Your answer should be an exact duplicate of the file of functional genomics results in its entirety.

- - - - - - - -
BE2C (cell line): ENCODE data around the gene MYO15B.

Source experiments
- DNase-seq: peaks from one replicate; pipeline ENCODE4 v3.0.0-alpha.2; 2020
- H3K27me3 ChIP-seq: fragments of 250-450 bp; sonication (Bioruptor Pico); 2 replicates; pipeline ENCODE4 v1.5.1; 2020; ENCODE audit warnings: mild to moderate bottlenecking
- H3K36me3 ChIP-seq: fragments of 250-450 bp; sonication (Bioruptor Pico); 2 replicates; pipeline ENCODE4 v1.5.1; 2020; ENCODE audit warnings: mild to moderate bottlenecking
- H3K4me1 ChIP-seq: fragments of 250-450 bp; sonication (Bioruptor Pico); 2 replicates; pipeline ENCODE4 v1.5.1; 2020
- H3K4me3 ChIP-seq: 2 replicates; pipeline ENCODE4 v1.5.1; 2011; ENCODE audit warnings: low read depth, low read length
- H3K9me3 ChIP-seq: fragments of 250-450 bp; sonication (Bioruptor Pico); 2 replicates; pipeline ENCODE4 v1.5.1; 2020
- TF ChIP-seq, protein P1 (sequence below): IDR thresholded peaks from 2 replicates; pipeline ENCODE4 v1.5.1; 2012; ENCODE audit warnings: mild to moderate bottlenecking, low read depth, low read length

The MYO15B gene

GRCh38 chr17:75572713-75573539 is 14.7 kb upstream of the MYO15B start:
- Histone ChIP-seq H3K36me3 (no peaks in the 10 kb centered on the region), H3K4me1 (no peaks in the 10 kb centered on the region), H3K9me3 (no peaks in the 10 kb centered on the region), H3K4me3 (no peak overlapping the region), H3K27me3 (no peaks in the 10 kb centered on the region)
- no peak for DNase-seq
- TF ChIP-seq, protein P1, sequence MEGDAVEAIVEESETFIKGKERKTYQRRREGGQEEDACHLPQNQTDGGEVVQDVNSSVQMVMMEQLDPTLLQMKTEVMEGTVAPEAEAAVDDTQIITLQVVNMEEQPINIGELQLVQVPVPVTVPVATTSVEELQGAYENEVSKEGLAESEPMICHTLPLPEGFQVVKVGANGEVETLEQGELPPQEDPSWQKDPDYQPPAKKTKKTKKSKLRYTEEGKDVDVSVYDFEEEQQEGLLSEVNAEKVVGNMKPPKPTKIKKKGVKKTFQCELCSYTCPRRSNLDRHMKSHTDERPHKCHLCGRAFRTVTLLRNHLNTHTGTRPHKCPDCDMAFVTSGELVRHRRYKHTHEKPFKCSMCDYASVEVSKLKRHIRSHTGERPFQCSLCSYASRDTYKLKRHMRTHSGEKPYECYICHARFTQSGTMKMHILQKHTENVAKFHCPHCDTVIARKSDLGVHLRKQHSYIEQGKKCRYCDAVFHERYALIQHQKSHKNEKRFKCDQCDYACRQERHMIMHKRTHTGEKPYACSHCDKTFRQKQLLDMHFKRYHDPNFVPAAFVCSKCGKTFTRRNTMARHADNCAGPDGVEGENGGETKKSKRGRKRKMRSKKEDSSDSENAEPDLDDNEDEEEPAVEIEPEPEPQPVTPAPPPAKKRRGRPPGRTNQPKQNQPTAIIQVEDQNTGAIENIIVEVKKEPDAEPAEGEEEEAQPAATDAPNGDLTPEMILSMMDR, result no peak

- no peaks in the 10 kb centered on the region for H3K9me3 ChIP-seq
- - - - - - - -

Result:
BE2C (cell line): ENCODE data around the gene MYO15B.

Source experiments
- DNase-seq: peaks from one replicate; pipeline ENCODE4 v3.0.0-alpha.2; 2020
- H3K27me3 ChIP-seq: fragments of 250-450 bp; sonication (Bioruptor Pico); 2 replicates; pipeline ENCODE4 v1.5.1; 2020; ENCODE audit warnings: mild to moderate bottlenecking
- H3K36me3 ChIP-seq: fragments of 250-450 bp; sonication (Bioruptor Pico); 2 replicates; pipeline ENCODE4 v1.5.1; 2020; ENCODE audit warnings: mild to moderate bottlenecking
- H3K4me1 ChIP-seq: fragments of 250-450 bp; sonication (Bioruptor Pico); 2 replicates; pipeline ENCODE4 v1.5.1; 2020
- H3K4me3 ChIP-seq: 2 replicates; pipeline ENCODE4 v1.5.1; 2011; ENCODE audit warnings: low read depth, low read length
- H3K9me3 ChIP-seq: fragments of 250-450 bp; sonication (Bioruptor Pico); 2 replicates; pipeline ENCODE4 v1.5.1; 2020
- TF ChIP-seq, protein P1 (sequence below): IDR thresholded peaks from 2 replicates; pipeline ENCODE4 v1.5.1; 2012; ENCODE audit warnings: mild to moderate bottlenecking, low read depth, low read length

The MYO15B gene

GRCh38 chr17:75572713-75573539 is 14.7 kb upstream of the MYO15B start:
- Histone ChIP-seq H3K36me3 (no peaks in the 10 kb centered on the region), H3K4me1 (no peaks in the 10 kb centered on the region), H3K9me3 (no peaks in the 10 kb centered on the region), H3K4me3 (no peak overlapping the region), H3K27me3 (no peaks in the 10 kb centered on the region)
- no peak for DNase-seq
- TF ChIP-seq, protein P1, sequence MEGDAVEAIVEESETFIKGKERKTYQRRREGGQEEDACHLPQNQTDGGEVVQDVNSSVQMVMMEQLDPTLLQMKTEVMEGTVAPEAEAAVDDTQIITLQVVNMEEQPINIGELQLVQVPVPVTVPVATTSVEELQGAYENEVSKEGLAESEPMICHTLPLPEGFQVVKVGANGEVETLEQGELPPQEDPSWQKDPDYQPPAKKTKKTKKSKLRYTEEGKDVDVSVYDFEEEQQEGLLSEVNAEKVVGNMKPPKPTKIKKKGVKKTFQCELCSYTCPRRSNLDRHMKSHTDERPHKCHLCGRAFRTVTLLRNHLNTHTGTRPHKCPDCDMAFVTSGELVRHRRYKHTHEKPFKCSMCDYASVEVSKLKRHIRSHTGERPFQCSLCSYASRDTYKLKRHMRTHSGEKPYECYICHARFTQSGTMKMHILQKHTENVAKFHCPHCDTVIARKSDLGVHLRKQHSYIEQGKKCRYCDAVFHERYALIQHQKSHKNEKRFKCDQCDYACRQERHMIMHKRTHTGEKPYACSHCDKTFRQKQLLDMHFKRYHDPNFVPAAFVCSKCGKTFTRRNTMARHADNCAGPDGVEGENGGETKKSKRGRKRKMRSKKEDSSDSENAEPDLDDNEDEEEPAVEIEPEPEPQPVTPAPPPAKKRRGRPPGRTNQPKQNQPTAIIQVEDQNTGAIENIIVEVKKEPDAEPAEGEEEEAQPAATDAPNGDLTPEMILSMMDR, result no peak

- no peaks in the 10 kb centered on the region for H3K9me3 ChIP-seq